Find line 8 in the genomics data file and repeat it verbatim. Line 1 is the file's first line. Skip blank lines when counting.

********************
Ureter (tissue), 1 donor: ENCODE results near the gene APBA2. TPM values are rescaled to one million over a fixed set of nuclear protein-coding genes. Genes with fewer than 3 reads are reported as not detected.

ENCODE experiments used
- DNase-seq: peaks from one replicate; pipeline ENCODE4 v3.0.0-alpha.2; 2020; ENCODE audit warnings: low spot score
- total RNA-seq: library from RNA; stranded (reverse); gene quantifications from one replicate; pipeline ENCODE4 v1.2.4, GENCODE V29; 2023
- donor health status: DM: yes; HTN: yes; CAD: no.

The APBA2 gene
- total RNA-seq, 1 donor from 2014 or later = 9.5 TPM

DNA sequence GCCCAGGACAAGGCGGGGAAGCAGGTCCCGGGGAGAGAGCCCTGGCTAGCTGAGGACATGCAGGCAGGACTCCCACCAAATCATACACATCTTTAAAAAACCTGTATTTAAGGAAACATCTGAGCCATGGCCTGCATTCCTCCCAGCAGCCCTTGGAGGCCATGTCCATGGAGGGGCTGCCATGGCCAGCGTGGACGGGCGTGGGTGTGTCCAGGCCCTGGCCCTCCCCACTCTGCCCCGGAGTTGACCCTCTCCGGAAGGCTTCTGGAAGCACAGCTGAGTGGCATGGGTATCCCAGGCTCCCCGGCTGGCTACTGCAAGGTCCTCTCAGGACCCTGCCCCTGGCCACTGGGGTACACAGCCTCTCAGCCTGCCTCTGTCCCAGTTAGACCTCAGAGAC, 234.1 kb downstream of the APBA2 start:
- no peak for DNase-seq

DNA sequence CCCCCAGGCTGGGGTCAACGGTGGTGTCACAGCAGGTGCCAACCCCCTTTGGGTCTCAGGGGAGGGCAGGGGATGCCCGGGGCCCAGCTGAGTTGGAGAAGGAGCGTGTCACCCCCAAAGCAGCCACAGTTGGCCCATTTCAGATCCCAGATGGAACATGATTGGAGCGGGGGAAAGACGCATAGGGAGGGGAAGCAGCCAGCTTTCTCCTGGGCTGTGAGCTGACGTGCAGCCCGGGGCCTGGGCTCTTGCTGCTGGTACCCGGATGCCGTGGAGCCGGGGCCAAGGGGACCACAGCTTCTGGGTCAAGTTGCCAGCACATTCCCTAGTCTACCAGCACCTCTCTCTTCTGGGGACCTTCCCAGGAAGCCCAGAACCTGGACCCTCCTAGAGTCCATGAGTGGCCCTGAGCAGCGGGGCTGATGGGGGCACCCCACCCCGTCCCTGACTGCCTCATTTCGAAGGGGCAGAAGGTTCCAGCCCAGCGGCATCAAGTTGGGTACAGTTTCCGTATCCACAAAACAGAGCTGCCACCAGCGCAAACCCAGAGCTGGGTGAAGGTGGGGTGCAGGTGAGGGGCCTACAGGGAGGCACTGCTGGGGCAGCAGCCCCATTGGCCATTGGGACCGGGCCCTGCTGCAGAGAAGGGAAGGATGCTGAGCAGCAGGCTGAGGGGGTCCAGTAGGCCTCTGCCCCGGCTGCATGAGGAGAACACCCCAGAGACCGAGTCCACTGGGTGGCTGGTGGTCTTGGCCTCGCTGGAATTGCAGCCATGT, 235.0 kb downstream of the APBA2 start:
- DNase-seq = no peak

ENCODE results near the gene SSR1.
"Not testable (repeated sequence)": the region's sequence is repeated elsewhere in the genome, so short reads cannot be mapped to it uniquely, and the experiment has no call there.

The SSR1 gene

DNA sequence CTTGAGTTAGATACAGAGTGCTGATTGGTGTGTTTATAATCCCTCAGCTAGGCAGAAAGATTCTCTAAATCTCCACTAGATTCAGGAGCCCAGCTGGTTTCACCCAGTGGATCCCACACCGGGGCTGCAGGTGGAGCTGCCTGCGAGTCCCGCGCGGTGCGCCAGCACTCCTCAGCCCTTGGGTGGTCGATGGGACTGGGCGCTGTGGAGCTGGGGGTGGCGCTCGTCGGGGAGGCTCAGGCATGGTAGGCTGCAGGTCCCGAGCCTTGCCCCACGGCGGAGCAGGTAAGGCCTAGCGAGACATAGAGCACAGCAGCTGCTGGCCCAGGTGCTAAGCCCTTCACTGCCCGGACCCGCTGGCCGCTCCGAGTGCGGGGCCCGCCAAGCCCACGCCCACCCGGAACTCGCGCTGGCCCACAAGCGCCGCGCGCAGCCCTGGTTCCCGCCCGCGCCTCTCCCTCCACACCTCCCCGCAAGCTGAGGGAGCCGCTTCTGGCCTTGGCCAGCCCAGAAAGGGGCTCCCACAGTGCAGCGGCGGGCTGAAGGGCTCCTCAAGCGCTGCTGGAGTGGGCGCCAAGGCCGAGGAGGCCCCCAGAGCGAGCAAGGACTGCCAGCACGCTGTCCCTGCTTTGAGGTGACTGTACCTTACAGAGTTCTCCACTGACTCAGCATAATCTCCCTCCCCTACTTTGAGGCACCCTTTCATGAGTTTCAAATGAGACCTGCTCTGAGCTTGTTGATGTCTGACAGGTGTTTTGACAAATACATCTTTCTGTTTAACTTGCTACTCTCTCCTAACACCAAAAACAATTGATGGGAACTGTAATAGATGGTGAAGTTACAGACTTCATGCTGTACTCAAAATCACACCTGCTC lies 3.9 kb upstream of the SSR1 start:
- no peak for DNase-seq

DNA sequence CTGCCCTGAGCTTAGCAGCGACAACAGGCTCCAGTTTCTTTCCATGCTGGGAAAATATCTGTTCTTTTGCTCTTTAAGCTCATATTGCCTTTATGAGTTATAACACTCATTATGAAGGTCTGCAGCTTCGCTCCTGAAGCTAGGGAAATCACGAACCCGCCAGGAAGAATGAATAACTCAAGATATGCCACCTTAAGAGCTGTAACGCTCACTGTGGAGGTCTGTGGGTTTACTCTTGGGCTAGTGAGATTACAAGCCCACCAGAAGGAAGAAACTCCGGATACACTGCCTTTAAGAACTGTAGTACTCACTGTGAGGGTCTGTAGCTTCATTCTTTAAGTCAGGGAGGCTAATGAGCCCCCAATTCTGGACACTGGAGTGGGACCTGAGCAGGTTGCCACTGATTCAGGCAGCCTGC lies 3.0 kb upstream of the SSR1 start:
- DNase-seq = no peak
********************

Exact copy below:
DNA sequence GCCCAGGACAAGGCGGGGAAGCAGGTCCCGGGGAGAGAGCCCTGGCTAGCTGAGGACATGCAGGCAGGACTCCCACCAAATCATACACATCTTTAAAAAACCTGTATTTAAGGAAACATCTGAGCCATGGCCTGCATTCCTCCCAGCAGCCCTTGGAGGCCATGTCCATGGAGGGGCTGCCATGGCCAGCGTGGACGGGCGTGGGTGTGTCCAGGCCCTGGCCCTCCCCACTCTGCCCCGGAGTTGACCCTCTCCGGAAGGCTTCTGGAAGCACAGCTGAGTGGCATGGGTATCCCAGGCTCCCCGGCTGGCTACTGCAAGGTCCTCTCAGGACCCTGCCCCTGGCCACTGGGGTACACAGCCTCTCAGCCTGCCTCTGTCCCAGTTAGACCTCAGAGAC, 234.1 kb downstream of the APBA2 start: